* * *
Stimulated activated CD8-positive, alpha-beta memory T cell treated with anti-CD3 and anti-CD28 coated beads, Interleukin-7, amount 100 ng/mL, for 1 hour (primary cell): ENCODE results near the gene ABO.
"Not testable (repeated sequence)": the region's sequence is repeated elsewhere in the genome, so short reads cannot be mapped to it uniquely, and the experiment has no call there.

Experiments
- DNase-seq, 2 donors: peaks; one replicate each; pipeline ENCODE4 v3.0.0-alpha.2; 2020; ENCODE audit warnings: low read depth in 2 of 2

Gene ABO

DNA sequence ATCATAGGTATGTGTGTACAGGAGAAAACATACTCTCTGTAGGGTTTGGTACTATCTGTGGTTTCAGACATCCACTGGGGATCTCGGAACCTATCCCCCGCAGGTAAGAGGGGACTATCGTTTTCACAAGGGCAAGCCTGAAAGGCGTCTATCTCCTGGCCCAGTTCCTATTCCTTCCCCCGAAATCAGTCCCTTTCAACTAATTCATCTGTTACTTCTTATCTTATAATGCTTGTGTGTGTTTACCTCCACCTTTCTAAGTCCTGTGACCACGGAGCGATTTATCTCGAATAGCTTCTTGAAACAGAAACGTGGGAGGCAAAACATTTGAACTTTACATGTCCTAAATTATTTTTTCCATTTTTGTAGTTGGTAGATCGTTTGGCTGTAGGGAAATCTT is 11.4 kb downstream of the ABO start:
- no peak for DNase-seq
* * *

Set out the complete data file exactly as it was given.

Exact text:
Stimulated activated CD8-positive, alpha-beta memory T cell treated with anti-CD3 and anti-CD28 coated beads, Interleukin-7, amount 100 ng/mL, for 1 hour (primary cell): ENCODE results near the gene ABO.
"Not testable (repeated sequence)": the region's sequence is repeated elsewhere in the genome, so short reads cannot be mapped to it uniquely, and the experiment has no call there.

Experiments
- DNase-seq, 2 donors: peaks; one replicate each; pipeline ENCODE4 v3.0.0-alpha.2; 2020; ENCODE audit warnings: low read depth in 2 of 2

Gene ABO

DNA sequence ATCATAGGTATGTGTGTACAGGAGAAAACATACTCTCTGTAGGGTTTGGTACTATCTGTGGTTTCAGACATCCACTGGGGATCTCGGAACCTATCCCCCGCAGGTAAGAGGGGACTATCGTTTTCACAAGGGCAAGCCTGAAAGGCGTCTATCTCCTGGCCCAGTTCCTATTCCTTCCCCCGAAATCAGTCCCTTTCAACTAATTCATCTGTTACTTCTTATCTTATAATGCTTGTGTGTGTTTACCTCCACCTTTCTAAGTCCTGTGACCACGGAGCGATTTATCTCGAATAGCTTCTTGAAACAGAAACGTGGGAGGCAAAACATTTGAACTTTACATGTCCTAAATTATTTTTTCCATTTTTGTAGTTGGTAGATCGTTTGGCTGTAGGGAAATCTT is 11.4 kb downstream of the ABO start:
- no peak for DNase-seq